In 1999, he agreed to a public ceremony at the Fleet Center — the successor to Boston Garden — for the 30th anniversary of his last championship team and his retirement as a player as well the second retirement of his number. The event was also a fund-raiser for the National Mentoring Partnership, whose programs he had helped develop as a board member.
“There are no other people’s kids in this country,” he told the crowd. “They’re the children of the nation, and I refuse to be at war with them. I’ll always do anything I can to make life better for a kid.”
He made commercials, signed autographs for serious collectors (for a fee) and delivered motivational speeches.
Russell married for the fourth time, to Jeannine Fiorito, in 2016. His first marriage, to Rose Swisher, ended in divorce, as did his second marriage, to Dorothy Anstett. His third wife, Marilyn Nault, died in 2009 at 59.
Russell had three children from his first marriage — William Jr., Jacob and Karen Kenyatta Russell. William Jr., known as Buddha, died in 2016 at 58. Russell’s brother, a playwright and screenwriter under the name Charlie L. Russell, died in 2013 at 81. Complete information on survivors was not immediately available.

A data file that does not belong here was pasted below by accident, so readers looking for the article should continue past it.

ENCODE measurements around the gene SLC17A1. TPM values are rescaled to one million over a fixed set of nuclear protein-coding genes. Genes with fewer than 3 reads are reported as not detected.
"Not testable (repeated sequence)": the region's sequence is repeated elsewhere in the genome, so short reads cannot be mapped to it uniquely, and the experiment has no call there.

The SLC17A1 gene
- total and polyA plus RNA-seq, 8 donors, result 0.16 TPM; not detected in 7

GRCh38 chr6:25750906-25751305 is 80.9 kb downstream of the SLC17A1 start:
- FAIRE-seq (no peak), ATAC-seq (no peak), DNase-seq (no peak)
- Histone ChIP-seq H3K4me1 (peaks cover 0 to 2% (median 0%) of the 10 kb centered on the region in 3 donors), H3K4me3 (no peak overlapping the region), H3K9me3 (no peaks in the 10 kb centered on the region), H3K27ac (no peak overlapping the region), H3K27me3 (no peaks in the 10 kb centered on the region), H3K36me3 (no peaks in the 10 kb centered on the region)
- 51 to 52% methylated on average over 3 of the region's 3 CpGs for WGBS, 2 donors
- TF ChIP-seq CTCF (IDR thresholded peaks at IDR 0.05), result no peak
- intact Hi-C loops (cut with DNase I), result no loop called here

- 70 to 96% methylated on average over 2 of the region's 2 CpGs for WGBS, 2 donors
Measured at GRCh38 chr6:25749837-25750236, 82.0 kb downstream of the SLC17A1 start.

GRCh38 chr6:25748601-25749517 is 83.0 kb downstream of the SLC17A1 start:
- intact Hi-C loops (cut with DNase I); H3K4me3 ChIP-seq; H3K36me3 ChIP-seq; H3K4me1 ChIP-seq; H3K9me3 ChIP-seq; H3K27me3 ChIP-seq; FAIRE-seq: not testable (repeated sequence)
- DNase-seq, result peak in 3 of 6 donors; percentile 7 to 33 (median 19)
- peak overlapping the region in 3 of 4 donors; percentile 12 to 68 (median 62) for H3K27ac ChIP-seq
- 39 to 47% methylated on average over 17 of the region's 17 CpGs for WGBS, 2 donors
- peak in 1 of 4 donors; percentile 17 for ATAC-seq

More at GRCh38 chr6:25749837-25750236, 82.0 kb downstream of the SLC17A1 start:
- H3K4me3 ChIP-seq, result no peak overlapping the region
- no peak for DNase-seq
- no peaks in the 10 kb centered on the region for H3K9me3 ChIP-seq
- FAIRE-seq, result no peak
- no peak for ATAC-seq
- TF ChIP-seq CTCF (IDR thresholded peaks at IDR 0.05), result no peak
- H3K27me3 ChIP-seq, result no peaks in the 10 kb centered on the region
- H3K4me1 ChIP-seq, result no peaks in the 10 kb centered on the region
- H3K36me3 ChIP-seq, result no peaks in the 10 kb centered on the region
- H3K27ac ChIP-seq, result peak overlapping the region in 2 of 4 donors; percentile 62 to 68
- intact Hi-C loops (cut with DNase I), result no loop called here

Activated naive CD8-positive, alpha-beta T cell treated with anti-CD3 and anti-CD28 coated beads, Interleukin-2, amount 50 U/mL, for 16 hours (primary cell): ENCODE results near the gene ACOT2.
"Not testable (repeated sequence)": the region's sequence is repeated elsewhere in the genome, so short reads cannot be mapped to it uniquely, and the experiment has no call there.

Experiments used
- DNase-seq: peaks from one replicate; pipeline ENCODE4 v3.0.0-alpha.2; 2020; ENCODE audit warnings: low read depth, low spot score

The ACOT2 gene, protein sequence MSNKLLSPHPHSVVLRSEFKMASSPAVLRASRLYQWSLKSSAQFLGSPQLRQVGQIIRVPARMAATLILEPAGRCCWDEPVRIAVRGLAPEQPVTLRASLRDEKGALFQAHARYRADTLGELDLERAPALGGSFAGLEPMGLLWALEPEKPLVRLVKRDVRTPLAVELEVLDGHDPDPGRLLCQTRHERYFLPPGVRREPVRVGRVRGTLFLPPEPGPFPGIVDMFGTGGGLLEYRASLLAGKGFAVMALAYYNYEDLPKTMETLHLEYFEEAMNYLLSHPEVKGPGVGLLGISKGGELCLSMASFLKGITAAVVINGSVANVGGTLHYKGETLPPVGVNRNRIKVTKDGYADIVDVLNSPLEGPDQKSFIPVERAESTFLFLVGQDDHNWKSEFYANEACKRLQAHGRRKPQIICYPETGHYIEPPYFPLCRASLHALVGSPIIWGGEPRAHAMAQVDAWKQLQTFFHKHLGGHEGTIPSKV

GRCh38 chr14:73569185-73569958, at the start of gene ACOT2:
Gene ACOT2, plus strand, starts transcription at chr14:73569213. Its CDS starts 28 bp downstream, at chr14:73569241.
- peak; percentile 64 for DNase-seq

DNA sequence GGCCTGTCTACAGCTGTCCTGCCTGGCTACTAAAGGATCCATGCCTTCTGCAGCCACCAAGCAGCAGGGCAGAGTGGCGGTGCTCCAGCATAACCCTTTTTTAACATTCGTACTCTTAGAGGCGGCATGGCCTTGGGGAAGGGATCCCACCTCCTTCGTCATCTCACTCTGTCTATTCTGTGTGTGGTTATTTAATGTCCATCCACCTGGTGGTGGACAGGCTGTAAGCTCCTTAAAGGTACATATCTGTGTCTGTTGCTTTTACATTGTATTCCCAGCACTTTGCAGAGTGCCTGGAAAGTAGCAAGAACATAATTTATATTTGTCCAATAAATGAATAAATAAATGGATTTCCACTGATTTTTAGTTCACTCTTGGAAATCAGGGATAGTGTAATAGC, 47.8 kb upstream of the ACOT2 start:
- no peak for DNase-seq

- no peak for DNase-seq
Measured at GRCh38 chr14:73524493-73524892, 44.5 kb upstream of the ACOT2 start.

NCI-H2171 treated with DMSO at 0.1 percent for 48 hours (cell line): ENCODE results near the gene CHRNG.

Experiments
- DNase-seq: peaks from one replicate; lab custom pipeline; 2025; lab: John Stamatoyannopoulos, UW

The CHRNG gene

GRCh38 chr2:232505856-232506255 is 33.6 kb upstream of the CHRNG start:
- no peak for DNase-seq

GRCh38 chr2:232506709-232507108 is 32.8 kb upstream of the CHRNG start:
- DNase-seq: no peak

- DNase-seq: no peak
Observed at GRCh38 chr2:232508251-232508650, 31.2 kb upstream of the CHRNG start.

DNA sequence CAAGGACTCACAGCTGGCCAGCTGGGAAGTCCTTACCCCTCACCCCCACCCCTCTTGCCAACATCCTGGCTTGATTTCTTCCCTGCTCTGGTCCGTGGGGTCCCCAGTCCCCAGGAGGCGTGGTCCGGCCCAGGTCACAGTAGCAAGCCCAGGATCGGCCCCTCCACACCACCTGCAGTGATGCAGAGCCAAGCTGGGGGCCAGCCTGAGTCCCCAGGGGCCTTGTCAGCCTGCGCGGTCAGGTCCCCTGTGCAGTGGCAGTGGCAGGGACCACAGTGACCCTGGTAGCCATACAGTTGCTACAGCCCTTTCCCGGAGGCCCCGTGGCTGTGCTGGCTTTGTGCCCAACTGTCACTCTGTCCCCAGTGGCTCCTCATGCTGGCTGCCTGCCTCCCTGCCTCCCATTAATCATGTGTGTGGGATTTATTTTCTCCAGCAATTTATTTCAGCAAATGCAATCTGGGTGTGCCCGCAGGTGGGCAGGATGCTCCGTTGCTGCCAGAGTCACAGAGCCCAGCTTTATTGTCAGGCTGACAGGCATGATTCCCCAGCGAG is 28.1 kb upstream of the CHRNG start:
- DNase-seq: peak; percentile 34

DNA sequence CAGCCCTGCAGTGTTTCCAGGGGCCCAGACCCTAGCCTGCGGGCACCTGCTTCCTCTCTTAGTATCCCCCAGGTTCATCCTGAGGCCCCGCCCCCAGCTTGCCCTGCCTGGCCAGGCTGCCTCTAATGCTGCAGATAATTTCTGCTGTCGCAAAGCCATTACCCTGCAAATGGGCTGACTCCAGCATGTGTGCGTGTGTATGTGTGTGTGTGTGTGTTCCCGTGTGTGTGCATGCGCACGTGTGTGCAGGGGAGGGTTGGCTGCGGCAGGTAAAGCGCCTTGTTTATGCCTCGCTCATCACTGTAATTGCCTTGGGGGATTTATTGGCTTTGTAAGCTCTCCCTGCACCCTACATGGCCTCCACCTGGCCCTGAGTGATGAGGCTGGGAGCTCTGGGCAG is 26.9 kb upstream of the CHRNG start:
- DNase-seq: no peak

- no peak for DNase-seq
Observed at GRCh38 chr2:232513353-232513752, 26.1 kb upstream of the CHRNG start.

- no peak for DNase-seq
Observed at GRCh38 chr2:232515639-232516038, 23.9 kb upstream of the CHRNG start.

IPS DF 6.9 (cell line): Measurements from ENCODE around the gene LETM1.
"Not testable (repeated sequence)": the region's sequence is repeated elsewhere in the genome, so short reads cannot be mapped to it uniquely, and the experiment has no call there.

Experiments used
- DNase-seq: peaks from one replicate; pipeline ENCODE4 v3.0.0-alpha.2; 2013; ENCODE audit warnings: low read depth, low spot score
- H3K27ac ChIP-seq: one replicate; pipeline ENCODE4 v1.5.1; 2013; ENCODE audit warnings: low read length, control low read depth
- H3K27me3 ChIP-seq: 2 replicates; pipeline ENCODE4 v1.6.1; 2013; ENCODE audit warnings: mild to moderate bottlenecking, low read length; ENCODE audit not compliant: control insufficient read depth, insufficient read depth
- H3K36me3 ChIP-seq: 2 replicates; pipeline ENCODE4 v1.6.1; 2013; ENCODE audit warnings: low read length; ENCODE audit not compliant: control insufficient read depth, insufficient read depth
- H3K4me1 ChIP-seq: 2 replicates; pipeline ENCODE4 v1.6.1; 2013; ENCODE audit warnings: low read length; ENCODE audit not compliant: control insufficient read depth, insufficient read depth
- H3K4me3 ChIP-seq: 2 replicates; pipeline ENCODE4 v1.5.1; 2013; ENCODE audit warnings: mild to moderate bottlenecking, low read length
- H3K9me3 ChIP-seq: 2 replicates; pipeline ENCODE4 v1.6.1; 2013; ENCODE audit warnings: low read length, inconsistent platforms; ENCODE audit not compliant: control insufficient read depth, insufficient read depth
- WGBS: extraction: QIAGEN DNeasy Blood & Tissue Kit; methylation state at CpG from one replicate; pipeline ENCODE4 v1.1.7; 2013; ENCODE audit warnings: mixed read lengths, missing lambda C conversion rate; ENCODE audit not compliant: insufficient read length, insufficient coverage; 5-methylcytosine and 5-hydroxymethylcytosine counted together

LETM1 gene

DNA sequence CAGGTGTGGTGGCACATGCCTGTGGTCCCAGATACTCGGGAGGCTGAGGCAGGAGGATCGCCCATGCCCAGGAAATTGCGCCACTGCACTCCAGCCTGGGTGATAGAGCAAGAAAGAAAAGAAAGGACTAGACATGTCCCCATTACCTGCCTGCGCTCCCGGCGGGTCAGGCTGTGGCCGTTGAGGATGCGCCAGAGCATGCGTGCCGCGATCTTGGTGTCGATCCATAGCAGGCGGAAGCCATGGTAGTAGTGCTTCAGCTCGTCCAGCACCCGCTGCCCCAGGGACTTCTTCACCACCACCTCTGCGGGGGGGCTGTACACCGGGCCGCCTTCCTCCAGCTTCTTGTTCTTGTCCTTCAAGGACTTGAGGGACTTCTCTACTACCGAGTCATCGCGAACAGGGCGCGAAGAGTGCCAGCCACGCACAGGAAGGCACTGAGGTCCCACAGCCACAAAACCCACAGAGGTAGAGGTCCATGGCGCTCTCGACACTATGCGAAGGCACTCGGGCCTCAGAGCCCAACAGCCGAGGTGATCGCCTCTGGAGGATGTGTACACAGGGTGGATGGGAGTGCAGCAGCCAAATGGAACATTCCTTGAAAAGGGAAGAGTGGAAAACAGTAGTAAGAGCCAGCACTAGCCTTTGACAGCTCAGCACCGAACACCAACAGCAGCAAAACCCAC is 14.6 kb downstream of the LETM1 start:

Russell was uncompromising when it came to his principles. “There are two societies in this country, and I have to recognize it, to see life for what it is and not go stark, raving mad,” he told Sport magazine in 1963, referring to the racial divide. “I don’t work for acceptance. I am what I am. If you like it, that’s nice. If not, I couldn’t care less.”
He was also an immensely proud man.
“If you can take something to levels that very few other people can reach,” he told Sports Illustrated in 1999, “then what you’re doing becomes art.”